1962 was a year of growth and positivity. People were enjoying the perks of technological advancements, and the civil rights movement was gaining momentum. Even the music industry was experiencing a boom, and one artist was at the forefront of it all – Harry Belafonte.
Harry Belafonte, a frequent performer on The Ed Sullivan Show, was passionate about entertaining. His rendition of “Try to Remember” has gained recent popularity, as fans want to relive moments from the beloved singer’s career.
Belafonte was born in Manhattan & was raised by Jamaican parents. Thus, he had a Caribbean background, which influenced his music. However, after working in the military, he returned to New York. This was when he started to pursue music. He even performed at nightclubs that paid for his acting classes.
Harry Belafonte’s calypso music style won the audience’s hearts and introduced Anglo-Caribbean music to the world. However, his album, “Calypso,” made him famous in 1956. Belafonte started his acting career with the 1953 film “Bright Road.” But “Carmen Jones” (1954) brought him recognition, playing the lead role of Joe alongside Dorothy Dandridge.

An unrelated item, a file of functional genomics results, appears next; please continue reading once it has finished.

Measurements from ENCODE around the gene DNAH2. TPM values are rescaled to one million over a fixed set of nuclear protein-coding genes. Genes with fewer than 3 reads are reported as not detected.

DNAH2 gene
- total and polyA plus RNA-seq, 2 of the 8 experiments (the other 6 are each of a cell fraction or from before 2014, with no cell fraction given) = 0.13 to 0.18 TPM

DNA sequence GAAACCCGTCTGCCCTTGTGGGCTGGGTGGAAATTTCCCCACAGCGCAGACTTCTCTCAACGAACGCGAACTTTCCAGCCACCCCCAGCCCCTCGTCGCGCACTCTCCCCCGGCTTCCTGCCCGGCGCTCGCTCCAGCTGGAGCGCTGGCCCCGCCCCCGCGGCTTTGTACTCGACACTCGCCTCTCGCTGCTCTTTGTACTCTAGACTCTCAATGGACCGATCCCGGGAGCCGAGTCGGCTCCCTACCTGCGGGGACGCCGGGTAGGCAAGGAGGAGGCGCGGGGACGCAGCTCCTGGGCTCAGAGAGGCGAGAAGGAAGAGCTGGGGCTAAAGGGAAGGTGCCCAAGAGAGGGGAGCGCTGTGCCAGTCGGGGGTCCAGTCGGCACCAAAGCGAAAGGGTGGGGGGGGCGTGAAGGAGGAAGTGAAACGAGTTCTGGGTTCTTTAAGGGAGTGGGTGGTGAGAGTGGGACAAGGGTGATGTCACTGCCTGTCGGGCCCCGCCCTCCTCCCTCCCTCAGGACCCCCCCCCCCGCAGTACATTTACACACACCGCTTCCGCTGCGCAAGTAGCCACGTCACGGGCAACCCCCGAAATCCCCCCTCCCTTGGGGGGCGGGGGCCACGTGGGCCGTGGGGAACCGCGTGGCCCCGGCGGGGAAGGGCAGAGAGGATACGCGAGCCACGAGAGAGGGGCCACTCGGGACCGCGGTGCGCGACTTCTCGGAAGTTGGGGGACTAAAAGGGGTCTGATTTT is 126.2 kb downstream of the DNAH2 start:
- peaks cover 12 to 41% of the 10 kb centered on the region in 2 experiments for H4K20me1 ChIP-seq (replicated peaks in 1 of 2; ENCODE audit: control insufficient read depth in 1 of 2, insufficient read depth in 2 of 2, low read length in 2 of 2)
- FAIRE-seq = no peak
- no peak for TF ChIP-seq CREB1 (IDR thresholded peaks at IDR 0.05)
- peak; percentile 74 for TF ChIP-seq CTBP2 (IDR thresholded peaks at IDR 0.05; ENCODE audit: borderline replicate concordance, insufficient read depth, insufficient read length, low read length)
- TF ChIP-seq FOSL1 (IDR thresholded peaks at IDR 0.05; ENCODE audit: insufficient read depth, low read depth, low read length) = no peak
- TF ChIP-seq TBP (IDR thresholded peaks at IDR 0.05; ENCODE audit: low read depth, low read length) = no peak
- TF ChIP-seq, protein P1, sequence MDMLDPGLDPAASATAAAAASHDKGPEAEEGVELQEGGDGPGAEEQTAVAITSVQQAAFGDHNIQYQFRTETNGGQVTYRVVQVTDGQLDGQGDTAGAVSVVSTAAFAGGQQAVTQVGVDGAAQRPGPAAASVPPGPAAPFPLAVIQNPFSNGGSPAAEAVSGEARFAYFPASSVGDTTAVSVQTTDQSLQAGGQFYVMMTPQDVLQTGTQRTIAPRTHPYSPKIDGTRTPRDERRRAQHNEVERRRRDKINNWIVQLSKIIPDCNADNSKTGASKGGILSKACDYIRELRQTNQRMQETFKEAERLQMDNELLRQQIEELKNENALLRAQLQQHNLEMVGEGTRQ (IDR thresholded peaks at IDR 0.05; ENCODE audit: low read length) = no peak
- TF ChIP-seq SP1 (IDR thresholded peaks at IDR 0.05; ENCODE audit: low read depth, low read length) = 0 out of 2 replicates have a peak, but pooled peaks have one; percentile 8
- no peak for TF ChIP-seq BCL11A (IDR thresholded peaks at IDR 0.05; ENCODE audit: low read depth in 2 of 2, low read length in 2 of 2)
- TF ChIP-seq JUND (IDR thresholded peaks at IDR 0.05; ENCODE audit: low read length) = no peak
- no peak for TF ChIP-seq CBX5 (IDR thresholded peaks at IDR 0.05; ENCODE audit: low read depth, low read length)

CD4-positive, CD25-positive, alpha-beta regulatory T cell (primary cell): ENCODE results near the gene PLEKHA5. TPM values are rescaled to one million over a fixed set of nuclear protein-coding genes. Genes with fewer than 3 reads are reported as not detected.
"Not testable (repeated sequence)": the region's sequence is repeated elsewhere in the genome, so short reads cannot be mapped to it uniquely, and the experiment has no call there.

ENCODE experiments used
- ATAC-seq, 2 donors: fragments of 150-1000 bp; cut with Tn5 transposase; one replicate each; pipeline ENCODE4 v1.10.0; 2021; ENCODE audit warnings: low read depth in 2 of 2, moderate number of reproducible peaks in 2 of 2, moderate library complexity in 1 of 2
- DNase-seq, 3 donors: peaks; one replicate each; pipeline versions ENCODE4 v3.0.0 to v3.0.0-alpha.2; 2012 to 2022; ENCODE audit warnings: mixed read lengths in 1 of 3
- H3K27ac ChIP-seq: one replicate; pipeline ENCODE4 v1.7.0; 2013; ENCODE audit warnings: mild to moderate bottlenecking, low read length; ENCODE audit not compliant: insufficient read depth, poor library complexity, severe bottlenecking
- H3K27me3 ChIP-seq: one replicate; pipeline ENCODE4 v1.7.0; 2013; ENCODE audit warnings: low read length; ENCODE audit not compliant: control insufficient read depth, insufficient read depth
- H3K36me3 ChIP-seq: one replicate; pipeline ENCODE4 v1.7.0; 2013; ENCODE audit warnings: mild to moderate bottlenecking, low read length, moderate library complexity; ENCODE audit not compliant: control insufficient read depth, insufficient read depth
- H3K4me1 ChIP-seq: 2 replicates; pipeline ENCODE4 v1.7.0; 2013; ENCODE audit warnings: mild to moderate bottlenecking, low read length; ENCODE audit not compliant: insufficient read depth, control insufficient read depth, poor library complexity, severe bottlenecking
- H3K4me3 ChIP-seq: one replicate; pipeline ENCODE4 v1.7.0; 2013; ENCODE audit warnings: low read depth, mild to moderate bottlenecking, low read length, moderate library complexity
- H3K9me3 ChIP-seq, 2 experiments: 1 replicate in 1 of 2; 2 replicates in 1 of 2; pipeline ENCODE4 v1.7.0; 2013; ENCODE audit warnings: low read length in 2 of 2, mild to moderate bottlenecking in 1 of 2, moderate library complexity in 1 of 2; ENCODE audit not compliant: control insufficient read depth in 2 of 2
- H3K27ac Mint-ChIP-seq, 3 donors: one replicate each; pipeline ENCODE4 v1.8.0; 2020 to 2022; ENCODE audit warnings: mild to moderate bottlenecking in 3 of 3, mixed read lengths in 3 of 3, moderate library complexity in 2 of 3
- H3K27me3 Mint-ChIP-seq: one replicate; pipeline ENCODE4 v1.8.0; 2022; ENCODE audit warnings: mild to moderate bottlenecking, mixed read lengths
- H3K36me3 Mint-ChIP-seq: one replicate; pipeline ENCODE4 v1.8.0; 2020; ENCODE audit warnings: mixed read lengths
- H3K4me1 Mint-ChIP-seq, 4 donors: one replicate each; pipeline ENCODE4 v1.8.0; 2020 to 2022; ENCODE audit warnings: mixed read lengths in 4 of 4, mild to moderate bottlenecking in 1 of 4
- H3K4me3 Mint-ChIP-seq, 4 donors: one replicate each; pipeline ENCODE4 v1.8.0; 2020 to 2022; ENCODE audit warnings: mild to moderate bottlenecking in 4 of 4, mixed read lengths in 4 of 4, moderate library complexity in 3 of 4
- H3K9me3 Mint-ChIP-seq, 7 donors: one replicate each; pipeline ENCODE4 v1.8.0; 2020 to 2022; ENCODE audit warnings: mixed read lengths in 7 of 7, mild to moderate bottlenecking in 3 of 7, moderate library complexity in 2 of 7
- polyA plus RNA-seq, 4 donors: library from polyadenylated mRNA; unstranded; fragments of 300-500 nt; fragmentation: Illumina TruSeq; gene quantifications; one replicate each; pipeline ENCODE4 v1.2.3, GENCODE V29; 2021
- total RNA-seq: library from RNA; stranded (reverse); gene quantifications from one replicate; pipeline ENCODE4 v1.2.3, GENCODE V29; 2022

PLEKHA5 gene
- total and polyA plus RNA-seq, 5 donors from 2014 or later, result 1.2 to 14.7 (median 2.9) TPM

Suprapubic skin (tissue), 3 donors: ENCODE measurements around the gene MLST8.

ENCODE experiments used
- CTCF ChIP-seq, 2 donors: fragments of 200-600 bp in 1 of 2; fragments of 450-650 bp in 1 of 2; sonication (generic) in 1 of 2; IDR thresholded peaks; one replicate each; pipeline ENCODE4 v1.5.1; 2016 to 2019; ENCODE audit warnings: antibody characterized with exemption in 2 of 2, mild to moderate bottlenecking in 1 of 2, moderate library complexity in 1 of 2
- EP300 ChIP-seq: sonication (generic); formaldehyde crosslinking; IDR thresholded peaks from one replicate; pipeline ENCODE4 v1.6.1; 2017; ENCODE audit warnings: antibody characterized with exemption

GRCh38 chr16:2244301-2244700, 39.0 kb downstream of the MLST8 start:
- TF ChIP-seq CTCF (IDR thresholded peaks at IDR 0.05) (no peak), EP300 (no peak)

Harry Belafonte’s “The Ed Sullivan Show” performance on April 22, 1962, is a treat for music lovers. His soul-stirring rendition of his hit song, “Try to Remember,” left the audience mesmerized. The emotional song is a beautiful tribute to the simplicity of love and nostalgia.
Belafonte’s music style blended Calypso, folk, and pop music. He managed to appeal to all audiences while staying true to his Caribbean heritage. However, Belafonte wanted to make a difference in the community with his art and, later, with his activism.
If you haven’t watched Harry Belafonte’s performance of “Try to Remember” on “The Ed Sullivan Show,” we highly recommend it. It’s a beautiful piece of art that will leave you feeling nostalgic and warm. Share it with your friends because it needs to be experienced by everyone. Harry Belafonte’s legacy is timeless, and we are lucky to have his music and activism as a part of our culture.